Central Asia – Turkmenistan - Merv

Following on from my post on Ashgabat, we had actually arrived in Turkmenistan a few days earlier across a land border from Bukhara in Uzbekistan. It took some time to navigate the complicated entry requirements - very convoluted and disorganised. But at last we had arrived in this mysterious country.

Since covid the roads had deteriorated and with the war in Ukraine all heavy transport travels via many of the Central Asian countries, as we’d seen in Kazakhstan. Our 3-4 hour drive to Mary was a bumpy one in SUVs - there seemed to be no rules as huge trucks hurtled past and often directly towards us; camels and cows taking no notice of the traffic. By the time we made it to Mary the sun was setting.

As you can see below completely different to Ashgabat!

Cattle, camels and lorries on the road to Mary. A beautiful sunset. Photos: Jane

We stopped for lunch along the way in Turkmenabat, the 2nd largest city in Turkmenistan and again in Mary for dinner - we soon realised everything in this country is big - the buildings, the bill boards, the statues...

Large mosque and buildings abound, finally a good road. Photos: Jane

We caused quite a stir arriving at the food court in the shopping centre for lunch, the locals had not seen many Westerners!

With a better road to Mary, we changed to a coach - as you can see below displaying a sign which translated to International Visitors, also attracting local attention. Our hotel on arrival typical Russian style - large with a huge corridor and large rooms. Centre and to the right - at the shopping centre and meeting some locals. I was pleased to see toasted cheese sandwiches on the menu.

Photos: Jane 

After our overnight stay in modern Mary we headed to the ancient remains of Merv - the oldest and best-preserved of the oasis-cities along the Silk Route in Central Asia, spanning 4,000 years of human history.

Merv, also known as Margiana, Margush, Mary and Marvishahjahan, translates to Queen of the World. Located on the Murghab River, the oasis town thrived, transforming it into a magnificent city that attracted intellectual greats to its centres of learning.

Photos: Jane

Above top 2 and bottom 2 images -Greater Kyz Kala and Lesser Kyz Kala, monumental mud brick mini castles - unusually shaped walls up to 15 meters high resemble oversized accordions. Believed to have been constructed in the 6th or 7th centuries, modern researchers have yet to determine the meaning behind their shape.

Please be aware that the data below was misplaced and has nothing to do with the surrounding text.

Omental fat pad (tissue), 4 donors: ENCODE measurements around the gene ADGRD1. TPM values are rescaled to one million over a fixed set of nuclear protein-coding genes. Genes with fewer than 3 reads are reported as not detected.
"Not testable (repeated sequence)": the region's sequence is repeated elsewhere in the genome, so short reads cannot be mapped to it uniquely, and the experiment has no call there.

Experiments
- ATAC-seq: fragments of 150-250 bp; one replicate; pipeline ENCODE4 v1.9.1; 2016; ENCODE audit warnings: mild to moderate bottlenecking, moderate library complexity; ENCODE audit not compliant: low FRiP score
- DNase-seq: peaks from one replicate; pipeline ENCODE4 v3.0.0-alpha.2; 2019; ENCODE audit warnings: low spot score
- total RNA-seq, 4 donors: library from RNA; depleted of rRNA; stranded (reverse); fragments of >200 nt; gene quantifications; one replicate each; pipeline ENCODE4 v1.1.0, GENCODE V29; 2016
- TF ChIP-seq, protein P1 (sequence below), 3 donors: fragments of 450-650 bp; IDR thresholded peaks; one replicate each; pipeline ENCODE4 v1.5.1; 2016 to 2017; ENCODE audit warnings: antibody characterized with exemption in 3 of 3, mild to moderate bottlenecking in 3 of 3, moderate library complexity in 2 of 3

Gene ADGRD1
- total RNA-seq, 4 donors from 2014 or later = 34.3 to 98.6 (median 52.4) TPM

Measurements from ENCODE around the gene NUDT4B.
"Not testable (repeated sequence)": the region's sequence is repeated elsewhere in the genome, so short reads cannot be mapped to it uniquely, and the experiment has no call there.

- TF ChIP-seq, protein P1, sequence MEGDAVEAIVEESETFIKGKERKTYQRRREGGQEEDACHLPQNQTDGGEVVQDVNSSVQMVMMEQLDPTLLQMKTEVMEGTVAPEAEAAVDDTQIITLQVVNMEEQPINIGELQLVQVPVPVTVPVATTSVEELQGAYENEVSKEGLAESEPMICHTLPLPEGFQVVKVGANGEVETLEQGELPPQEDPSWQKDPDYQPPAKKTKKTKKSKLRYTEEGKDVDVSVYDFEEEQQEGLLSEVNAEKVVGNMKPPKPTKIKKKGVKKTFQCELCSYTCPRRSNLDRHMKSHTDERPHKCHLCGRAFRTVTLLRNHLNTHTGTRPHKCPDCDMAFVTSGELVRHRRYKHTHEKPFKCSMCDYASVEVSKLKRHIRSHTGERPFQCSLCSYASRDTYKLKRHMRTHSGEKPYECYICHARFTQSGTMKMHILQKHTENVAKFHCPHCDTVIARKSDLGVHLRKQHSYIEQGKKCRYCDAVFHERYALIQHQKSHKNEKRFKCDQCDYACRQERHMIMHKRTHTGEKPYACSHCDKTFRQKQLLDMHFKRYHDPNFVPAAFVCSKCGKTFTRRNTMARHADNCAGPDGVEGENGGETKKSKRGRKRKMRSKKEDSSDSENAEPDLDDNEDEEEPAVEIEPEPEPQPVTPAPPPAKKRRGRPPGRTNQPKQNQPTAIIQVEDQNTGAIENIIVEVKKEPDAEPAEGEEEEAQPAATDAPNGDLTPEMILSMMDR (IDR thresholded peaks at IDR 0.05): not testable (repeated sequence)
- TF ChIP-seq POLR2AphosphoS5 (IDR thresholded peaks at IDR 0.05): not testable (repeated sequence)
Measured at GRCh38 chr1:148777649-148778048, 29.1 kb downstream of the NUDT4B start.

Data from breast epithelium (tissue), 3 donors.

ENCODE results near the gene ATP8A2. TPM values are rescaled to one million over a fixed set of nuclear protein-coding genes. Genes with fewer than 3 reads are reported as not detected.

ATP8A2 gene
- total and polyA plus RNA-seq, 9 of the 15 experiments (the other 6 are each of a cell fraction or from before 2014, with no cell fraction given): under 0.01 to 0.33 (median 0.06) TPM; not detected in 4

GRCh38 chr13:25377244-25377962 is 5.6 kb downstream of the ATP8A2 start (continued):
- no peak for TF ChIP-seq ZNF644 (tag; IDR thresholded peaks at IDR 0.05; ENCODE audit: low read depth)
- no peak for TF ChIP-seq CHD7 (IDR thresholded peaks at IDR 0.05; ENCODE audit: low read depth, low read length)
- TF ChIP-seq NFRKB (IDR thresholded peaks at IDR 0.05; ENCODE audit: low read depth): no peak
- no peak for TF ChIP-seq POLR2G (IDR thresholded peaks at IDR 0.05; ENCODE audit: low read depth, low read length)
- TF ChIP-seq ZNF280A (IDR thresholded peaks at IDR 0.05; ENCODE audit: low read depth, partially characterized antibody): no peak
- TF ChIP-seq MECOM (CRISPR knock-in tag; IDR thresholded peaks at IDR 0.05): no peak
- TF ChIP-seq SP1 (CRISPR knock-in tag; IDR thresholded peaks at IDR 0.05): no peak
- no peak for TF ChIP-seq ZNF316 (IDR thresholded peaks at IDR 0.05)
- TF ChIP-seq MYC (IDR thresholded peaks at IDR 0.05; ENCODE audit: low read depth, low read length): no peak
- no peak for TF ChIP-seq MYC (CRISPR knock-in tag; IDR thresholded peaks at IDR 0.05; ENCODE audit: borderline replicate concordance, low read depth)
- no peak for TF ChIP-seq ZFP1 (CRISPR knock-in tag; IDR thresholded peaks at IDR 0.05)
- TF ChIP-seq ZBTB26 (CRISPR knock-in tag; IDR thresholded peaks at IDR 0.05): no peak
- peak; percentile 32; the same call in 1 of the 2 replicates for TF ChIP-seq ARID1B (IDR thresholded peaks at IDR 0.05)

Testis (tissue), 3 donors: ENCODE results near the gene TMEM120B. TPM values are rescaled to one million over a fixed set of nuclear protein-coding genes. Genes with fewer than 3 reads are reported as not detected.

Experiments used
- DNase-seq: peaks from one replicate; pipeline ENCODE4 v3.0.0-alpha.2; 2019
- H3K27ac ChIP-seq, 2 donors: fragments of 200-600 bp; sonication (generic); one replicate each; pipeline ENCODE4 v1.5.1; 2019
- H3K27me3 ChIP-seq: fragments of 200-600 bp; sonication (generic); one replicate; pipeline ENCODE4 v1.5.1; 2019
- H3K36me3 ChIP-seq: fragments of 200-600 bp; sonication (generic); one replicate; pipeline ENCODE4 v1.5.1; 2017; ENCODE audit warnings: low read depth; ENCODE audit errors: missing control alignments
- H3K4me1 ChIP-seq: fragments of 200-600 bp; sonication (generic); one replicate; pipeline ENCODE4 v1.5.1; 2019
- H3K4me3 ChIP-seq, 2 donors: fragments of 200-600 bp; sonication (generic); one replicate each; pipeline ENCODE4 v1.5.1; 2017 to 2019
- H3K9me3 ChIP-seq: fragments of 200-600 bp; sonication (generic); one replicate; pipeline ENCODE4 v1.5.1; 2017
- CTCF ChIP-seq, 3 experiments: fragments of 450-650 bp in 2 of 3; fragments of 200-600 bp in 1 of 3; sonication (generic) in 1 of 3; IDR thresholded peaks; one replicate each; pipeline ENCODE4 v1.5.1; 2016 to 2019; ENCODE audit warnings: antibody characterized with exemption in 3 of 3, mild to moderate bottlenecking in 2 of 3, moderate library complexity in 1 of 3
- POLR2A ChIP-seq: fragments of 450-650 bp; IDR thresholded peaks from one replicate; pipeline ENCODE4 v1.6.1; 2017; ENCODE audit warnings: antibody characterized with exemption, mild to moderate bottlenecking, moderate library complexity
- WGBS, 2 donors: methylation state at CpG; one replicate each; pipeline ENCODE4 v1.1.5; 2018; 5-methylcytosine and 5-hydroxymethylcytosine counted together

Centre left: Mausoleum of Sultan Sanjar. The best remaining testimony to Seljuk power. Sanjar, grandson of Alp-Arslan (2nd sultan of the Seljuk Empire and great-grandson of Seljuk, founder of the dynasty) died in 1157, reputedly of a broken heart when, after escaping from captivity in Khiva, he came home to find that his beloved Merv had been pillaged by Turkic nomads.

Camels linger - shepherded by young boys and a cemetery.

In its heyday, Merv was appointed capital of the Seljuk Empire (a Turkish state which dominated the Middle East and Central Asia in the 11th and 12th centuries), for a time the most renowned and may have been the most populous city on earth.

Remains from five ancient settlements have been discovered on the territory of Ancient Merv.

Here, the Great Silk Road branched north to Bukhara, west to The Caspian Sea and south to Iran, enabling an exchange of cultures among travellers, absorbing many foreign ideas into the fabric of its own society.

The tolerance of Merv’s rulers was possibly one of its keys to prosperity, longevity and where diverse ethnicities of all the major world religions at that time – Zoroastrianism, Buddhism, Christianity and Islam – found refuge, each leaving an enduring mark on the land.1

Photos: Jane

Above: top: Mausoleum of Muhammad ibn Zayd - an 8th and 9th century Shi'ite cleric who worked to spread Shi'ism to the whole of Iraq, the Tree branch with strips of cloth resembles a Buddhist practice.

Centre: Askhab’s Complex -A Timurid-era shrine dedicated to two of the Prophet Muhammad's earliest companions.

Bottom: interiors - Mausoleum of Sultan Sanjar.

Following a change in course of the Murghab River by invading forces in the 1700s, Merv’s population was forced to abandon the city, leaving behind the fortresses, palaces, and sanctuaries - remnants of which we see today.

Join me the day after tomorrow for our final destination in Turkmenistan - Koneurgench.